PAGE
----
PMC founder speaks to alumni about Edward de Bono’s Six Thinking Hats

Six Hats Green on top

During the PMC Alumni Season’s Get Together in December, PMC founder Professor Conchita Tan-Willman spoke to alumni about employing Edward de Bono’s “Six Thinking Hats” before making major decisions in our lives and in meeting personal and professional challenges.

In this post, Tan-Willman provides a brief introduction to the topic.

One of the best ways to maximize our thinking prowess in meeting challenges is to learn some tools to be able to direct the different thinking modes in different directions at will. The fullest use of our intelligence, experience and knowledge is made possible by sensitizing it in various aspects of an issue at different times. When we try to do many things at the same time, the result is suboptimal. Confusion is the biggest result when our focus is divided into many facets of a challenge simultaneously.

Edward De Bono’s Six Thinking Hats provides a simple, constructive, creative and practical guide to parallel thinking that guides in harnessing specific, concrete and practical results as we explore the various angles of any issue/challenge clearly one aspect at a time. The thinker is guided to think about “what can be” not just about “what is”.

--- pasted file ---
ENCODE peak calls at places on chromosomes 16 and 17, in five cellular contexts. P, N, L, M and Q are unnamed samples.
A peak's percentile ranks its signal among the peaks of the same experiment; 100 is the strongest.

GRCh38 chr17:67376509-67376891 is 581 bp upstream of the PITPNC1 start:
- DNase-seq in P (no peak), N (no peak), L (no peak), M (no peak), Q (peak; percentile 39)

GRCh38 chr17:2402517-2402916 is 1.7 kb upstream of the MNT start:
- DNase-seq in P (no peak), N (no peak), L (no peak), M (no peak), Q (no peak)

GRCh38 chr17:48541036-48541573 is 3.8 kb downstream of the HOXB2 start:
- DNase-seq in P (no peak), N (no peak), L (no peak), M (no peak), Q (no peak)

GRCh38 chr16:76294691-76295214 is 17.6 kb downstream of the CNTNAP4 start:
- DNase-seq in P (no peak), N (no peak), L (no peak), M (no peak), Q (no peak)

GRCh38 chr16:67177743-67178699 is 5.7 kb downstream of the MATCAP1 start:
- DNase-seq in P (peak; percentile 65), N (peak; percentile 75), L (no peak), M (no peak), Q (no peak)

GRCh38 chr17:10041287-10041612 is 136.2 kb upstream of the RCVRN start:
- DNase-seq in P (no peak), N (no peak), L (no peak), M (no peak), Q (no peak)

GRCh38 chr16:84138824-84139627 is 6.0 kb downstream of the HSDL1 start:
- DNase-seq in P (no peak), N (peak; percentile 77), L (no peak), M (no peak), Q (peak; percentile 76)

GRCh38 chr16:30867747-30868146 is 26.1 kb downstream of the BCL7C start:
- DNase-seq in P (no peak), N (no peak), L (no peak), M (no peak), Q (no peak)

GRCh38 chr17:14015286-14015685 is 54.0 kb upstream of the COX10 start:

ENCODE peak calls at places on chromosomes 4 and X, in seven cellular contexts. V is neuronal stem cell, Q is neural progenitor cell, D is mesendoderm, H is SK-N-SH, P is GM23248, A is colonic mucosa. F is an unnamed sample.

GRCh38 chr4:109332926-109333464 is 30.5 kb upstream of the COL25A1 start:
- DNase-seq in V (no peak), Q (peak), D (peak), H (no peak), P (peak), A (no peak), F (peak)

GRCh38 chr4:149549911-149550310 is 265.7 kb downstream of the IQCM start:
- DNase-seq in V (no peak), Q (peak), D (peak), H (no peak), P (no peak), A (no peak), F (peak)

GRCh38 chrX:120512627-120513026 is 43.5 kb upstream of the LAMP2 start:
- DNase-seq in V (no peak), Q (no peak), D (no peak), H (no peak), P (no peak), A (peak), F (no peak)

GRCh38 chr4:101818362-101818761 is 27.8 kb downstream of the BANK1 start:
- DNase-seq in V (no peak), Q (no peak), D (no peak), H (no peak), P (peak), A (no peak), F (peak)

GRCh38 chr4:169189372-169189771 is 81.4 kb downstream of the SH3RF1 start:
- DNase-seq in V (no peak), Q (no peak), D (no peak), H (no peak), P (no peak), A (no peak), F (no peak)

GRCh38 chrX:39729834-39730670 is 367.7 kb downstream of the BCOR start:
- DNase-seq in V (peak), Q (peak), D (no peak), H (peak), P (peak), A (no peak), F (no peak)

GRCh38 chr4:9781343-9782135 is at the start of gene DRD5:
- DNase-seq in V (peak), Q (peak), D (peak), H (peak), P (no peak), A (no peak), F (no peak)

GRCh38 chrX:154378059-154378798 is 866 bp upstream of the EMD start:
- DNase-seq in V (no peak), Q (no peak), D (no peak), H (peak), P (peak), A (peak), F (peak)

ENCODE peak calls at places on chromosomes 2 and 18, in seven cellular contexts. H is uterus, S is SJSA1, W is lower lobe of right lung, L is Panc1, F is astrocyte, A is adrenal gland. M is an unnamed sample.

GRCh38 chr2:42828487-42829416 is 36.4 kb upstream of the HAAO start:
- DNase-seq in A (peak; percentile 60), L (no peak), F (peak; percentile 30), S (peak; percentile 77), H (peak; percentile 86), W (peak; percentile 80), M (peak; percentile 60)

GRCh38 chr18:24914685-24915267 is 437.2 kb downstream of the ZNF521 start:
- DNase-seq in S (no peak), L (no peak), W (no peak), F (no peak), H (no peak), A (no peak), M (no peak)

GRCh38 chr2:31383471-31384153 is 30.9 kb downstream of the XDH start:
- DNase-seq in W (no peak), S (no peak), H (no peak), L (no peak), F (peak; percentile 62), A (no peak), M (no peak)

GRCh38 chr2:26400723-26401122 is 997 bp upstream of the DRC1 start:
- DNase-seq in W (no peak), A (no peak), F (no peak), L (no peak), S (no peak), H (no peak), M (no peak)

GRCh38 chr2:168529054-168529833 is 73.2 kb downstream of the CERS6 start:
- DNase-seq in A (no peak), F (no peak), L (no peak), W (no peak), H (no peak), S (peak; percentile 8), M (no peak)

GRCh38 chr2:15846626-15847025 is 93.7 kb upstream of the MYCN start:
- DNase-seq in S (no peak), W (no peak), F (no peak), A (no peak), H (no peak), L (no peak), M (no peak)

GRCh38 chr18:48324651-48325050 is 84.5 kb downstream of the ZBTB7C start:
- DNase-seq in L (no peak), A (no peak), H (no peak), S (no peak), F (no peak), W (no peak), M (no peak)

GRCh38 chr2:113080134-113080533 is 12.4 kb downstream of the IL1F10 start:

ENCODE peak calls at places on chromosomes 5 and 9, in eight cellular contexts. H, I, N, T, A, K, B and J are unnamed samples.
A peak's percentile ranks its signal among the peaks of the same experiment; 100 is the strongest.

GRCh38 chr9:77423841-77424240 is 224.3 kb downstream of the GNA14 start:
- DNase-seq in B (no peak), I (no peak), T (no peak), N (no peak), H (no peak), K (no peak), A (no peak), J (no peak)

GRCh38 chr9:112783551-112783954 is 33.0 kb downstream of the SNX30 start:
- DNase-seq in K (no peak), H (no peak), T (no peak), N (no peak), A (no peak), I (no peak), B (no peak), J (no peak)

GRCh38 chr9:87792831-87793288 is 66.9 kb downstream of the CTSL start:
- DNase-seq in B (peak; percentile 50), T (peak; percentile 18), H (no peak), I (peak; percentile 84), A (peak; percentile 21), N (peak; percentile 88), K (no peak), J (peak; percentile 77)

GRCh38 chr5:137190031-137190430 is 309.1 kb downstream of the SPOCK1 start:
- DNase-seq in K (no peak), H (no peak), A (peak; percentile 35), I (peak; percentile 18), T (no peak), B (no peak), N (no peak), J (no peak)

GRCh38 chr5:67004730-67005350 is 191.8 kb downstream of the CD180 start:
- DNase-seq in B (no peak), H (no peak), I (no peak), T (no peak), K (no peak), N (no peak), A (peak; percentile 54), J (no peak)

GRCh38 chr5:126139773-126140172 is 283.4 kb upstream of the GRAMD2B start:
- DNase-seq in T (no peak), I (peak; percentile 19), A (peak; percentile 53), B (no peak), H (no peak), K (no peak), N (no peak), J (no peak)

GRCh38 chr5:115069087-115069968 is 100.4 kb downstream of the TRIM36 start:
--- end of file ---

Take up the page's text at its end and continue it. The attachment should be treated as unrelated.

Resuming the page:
Each of the thinking mode is represented by a colored hat for easy visualization and imaging of the actual thinking hats. Each is related to specific functions.

  1. White Hat: Neutral and objective. Concerned with objective facts and figures.
  2. Red Hat: Gives the emotional viewpoint. Subjective.
  3. Yellow Hat: Sunny and optimistic. Positive and covers hope.
  4. Black Hat: Somber, cautious and careful. Points out the danger, weaknesses in an idea.
  5. Green Hat: Indicates creativity … new ideas, possibilities and alternatives.
  6. Blue Hat: Provides an overview/summary of the issue at hand and plans the layout of what should be happening. Controls process sequencing like a music conductor. Calls on particular hats for inputs on the subject.

The method could be used by a person by her/himself or by a group in formal or informal setting.

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